Horse Side Vet Guide ®

Equine Health Resource

Cool Over-Heated Horse After Exercise

Intense exercise or work can cause a horse to overheat, leading to heat exhaustion, heat stroke, or even signs of abdominal pain (colic). Proper care for a horse after hard work and exercise, including cooling, is always important.

A normal rectal temperature for horses ranges from 98 – 100 degrees. Generally, a horse is in danger of developing heat exhaustion or stroke if their rectal temperature rises above 104 degrees. The higher the temperature, the more aggressive treatment is needed.

Procedure

First, take the time to end your ride or exercise program with a slow walk, gradually allowing your horse to naturally cool down under saddle. Dismount, remove all tack and groom your horse lightly.

Next, allow your horse to drink fresh cool water. If they are very thirsty, allow them to drink 1/2 gallon (2 liters) of fresh cool water, then wait for 60 seconds before offering more. Administration of oral paste electrolytes can be helpful to stimulate drinking. Offer both electrolyte water and fresh cool water.

When appropriate, run cold water over your horse's legs and body until their temperature returns to normal. Use a scraper to remove water and sweat easily. Horses that can move should be transported to a cool and shady area. Fans are of some value. Misting fans are even more helpful, especially in humid climates.

Do not run very cold water over your horse's body immediately after intense exercise. This can cause the blood vessels in the muscles to contract, slowing down the cooling down process and increasing the possibility of tying-up and cramping.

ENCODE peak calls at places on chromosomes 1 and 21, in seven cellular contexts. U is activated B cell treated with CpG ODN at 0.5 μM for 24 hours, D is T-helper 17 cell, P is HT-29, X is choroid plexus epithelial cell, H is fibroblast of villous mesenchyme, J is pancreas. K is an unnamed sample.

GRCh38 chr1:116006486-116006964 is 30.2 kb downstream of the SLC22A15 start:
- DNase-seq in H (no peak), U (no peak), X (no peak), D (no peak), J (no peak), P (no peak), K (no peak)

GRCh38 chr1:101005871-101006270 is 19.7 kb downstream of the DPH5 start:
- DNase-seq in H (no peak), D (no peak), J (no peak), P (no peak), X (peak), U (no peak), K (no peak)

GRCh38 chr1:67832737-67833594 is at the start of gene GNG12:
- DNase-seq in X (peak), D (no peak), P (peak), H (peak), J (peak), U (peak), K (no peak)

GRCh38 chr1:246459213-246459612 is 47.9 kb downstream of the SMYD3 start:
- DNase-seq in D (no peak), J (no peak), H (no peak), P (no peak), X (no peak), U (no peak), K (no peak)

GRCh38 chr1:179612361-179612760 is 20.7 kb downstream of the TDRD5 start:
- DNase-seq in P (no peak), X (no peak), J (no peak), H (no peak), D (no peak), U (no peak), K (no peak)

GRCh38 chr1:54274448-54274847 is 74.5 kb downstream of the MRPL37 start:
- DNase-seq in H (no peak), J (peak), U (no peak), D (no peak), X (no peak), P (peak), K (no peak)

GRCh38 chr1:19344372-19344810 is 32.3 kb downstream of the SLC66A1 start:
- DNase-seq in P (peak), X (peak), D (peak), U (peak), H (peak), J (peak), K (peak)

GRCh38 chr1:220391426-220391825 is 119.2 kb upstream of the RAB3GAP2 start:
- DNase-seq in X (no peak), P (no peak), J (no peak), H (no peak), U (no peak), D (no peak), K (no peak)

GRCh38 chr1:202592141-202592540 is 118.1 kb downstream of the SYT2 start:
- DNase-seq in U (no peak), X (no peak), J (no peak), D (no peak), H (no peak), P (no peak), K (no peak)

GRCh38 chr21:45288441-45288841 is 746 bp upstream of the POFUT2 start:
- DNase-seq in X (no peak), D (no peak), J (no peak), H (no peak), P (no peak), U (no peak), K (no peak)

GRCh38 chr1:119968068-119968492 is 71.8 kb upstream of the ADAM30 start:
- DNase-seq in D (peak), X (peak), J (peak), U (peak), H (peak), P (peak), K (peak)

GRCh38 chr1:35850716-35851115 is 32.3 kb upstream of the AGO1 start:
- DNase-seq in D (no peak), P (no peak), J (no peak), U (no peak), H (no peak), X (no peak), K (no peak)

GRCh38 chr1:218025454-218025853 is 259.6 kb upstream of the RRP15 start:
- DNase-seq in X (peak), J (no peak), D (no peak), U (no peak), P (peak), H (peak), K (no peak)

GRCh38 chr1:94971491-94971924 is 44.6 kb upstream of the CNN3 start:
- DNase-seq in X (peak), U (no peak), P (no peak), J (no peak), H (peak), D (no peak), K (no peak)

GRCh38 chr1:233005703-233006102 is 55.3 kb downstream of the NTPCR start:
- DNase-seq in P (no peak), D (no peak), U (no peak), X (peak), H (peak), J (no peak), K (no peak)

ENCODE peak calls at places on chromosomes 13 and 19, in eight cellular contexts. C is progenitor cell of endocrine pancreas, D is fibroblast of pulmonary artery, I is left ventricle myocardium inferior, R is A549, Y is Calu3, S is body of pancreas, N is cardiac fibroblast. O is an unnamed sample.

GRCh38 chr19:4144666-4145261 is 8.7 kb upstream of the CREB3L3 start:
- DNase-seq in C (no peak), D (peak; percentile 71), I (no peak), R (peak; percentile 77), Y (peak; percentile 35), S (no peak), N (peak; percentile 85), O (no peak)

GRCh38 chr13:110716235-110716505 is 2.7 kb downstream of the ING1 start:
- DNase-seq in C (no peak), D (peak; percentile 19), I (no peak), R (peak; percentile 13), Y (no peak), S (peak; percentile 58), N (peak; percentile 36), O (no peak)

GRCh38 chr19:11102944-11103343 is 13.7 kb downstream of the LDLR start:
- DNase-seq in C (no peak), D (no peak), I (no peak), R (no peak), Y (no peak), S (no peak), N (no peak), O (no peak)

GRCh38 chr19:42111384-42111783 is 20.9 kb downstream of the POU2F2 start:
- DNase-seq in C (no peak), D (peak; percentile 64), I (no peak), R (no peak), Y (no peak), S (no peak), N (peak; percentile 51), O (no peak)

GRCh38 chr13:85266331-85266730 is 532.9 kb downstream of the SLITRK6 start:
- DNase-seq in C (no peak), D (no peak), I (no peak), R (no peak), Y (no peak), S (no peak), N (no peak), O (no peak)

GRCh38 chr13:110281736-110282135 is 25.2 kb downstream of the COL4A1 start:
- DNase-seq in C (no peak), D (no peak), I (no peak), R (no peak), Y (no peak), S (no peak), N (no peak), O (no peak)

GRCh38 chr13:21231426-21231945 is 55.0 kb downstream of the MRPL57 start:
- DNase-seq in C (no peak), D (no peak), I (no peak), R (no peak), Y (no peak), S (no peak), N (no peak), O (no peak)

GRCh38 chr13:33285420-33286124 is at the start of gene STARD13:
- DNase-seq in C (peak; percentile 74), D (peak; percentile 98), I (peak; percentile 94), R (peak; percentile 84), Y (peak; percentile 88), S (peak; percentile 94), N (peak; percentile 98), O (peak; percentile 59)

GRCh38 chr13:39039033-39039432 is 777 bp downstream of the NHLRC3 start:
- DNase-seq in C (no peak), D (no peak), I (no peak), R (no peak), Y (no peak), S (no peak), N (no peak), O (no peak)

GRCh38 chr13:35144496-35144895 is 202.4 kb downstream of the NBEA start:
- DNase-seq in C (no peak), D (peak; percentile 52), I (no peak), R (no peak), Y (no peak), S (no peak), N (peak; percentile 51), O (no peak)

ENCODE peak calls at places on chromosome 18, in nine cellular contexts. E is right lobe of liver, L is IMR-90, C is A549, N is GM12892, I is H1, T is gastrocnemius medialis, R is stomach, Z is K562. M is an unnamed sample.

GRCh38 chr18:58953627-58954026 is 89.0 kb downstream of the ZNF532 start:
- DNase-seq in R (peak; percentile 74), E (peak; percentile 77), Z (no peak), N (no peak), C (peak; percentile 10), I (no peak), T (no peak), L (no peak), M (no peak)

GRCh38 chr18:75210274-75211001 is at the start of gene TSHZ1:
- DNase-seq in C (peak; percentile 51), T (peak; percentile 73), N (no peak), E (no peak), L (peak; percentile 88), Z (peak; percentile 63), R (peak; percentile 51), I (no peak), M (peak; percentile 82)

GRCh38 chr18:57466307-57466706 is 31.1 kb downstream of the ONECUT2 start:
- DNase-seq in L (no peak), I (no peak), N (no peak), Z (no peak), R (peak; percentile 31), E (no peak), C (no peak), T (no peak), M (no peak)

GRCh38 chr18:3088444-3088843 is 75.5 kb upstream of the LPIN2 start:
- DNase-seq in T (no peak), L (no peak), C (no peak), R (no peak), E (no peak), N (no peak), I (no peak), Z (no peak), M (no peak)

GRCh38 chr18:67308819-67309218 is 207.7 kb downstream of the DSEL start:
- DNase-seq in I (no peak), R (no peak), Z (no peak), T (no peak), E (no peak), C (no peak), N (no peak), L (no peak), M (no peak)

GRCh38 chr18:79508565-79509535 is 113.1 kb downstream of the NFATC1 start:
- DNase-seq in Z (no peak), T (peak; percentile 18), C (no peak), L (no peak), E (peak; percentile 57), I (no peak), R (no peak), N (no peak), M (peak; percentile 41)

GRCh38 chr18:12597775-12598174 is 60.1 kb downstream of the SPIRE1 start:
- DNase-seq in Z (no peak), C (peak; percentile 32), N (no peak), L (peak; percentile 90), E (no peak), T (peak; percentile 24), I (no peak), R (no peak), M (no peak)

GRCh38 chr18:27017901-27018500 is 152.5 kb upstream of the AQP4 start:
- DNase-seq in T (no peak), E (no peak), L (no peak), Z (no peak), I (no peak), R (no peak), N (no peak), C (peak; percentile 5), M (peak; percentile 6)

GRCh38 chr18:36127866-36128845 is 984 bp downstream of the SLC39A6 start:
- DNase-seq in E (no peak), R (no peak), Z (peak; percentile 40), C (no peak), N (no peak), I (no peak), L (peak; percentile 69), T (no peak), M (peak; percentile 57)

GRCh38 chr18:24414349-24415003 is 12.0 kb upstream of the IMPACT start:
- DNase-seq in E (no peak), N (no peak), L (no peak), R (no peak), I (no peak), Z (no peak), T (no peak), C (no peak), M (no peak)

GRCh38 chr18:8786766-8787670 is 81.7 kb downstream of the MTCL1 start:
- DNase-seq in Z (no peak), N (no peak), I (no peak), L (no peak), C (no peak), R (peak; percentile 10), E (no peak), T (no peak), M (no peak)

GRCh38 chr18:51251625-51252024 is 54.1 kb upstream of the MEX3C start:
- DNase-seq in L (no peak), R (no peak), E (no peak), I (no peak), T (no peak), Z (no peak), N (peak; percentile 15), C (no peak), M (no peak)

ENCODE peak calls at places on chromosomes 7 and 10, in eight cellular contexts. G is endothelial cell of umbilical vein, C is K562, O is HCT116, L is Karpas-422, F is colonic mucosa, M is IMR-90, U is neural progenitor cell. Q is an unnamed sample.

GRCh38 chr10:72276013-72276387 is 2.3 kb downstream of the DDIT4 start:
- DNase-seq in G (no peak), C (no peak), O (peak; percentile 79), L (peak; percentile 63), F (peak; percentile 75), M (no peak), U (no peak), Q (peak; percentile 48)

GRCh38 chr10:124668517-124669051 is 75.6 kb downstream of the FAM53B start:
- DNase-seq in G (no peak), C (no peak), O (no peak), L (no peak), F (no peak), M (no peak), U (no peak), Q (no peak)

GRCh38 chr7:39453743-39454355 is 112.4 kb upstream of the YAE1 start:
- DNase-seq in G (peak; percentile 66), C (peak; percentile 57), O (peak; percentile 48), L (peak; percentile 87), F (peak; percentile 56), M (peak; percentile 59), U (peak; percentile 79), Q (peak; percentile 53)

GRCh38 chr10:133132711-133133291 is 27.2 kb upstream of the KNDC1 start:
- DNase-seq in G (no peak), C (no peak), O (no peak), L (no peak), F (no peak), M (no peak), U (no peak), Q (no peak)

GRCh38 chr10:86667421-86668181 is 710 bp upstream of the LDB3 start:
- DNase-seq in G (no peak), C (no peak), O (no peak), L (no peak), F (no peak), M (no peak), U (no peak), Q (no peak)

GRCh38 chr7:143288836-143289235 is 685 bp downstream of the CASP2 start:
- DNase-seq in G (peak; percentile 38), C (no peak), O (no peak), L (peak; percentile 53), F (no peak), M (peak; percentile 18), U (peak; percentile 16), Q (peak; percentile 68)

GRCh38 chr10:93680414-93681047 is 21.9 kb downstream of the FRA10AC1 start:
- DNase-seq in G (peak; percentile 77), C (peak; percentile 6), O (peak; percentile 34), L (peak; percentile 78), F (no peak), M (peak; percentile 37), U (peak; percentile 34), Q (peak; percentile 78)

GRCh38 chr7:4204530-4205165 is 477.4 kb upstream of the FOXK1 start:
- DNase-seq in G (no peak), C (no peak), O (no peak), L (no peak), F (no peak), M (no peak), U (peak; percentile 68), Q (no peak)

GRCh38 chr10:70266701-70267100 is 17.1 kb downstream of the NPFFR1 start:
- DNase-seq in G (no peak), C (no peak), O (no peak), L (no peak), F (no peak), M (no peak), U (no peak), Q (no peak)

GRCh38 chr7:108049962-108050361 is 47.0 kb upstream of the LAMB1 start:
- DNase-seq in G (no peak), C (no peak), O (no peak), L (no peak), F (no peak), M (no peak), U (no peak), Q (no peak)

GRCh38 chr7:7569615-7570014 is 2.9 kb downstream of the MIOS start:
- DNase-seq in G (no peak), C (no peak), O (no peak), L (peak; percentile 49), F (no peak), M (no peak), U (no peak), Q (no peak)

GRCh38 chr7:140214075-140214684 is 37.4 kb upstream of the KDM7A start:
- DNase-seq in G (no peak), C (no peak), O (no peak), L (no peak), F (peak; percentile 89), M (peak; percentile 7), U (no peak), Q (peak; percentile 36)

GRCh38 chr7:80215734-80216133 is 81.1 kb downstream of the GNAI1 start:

Tips for safety & Success

Contact your vet in the case of severe overheating, which must be addressed immediately, to prevent life-threatening heat stroke.

It is always best to prevent overheating your horse in the first place. If you live in a warm climate, ensure that your training program and tack is adequately tailored to your horse, the temperature and weather. You may also consider clipping your horse. Do not stall confine your horse immediately after intense exercise; it is very important to allow them to gradually cool down in movement.

Rubbing alcohol pulls heat from the body but it also dries the skin, so only give your horse an alcohol bath infrequently, and dilute it with water.

Ice or ice packs may be packed around a horse's body and between their legs. Packing ice in a horse's rectum should only be used in cases of life threatening high temperature and when other means of cooling are insufficient.

Author: Doug Thal DVM Dipl. ABVP

RELATED REFERENCES

Kellon E, Dr. Kellon's Guide to First Aid for Horses, 2nd ed. Emmaus: Breakthrough Publications, 2005.

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